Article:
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NEWS
April 13, 1987
A Sudanese court reduced to 10 years the life sentence imposed last year on former Vice President Omar Tayeb for his role in transporting thousands of Ethiopian Jews through Sudan to Israel in late 1984 and early 1985. The Appeals High Court said the life term and consecutive 30-year sentence reflected the political climate in Sudan in the wake of the 1985 coup that deposed President Jaafar Numeiri, in whose government Tayeb served.
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NEWS
November 4, 2000 | ANN M. SIMMONS, TIMES STAFF WRITER
For the past eight years, 17-year-old Martin Marial has shared a small mud-and-thatch hut with five other boys in a dusty, fly-infested refugee camp in northwestern Kenya. His parents are long dead. His bed has been a wicker mat; his bath, a tin bowl; his toilet, a hole in the ground; his one meal a day, a mushy mixture of ground corn and water. But his life has been consumed by one obsession: getting a good education.
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NEWS
November 4, 2000 | ANN M. SIMMONS, TIMES STAFF WRITER
For the past eight years, 17-year-old Martin Marial has shared a small mud-and-thatch hut with five other boys in a dusty, fly-infested refugee camp in northwestern Kenya. His parents are long dead. His bed has been a wicker mat; his bath, a tin bowl; his toilet, a hole in the ground; his one meal a day, a mushy mixture of ground corn and water. But his life has been consumed by one obsession: getting a good education.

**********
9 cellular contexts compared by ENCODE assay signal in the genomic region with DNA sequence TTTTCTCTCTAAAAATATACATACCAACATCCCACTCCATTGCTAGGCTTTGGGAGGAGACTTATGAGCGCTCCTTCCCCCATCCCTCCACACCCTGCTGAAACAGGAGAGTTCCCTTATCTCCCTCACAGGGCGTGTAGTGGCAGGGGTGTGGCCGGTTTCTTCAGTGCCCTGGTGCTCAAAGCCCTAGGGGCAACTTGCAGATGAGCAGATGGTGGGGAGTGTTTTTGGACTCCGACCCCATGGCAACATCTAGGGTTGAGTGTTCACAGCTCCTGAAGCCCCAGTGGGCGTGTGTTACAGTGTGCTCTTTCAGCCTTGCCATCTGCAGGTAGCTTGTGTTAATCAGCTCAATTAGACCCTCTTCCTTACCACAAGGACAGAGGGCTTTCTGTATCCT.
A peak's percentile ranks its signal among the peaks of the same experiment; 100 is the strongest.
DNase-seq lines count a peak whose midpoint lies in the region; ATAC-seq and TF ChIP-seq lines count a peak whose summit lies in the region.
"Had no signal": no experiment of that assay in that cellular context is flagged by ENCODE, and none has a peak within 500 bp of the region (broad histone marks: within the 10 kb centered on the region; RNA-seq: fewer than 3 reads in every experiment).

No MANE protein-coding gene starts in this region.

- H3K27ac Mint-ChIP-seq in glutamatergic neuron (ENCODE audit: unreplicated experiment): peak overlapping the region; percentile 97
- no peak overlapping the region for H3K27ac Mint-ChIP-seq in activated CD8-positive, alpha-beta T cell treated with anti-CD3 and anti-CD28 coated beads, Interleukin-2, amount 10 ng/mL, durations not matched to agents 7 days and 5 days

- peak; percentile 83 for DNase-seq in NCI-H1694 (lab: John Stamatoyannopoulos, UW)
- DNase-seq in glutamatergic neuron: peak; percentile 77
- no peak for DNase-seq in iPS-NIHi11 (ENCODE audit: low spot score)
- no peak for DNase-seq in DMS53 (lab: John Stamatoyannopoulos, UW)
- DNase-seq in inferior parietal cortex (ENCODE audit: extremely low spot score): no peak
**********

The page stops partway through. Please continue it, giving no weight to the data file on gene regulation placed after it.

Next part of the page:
NEWS
April 13, 1987
A Sudanese court reduced to 10 years the life sentence imposed last year on former Vice President Omar Tayeb for his role in transporting thousands of Ethiopian Jews through Sudan to Israel in late 1984 and early 1985. The Appeals High Court said the life term and consecutive 30-year sentence reflected the political climate in Sudan in the wake of the 1985 coup that deposed President Jaafar Numeiri, in whose government Tayeb served.
WORLD
August 27, 2006 | Tim Jones, Chicago Tribune
Paul Salopek, a two-time Pulitzer Prize-winning foreign correspondent for the Chicago Tribune, was charged with espionage and two other criminal counts in a Sudanese court Saturday, three weeks after he was detained by pro-government forces in the war-torn province of Darfur. Salopek, 44, who was on a freelance assignment for National Geographic magazine, was arrested with his interpreter and driver, both Chadian nationals. If convicted, they could be imprisoned for years.
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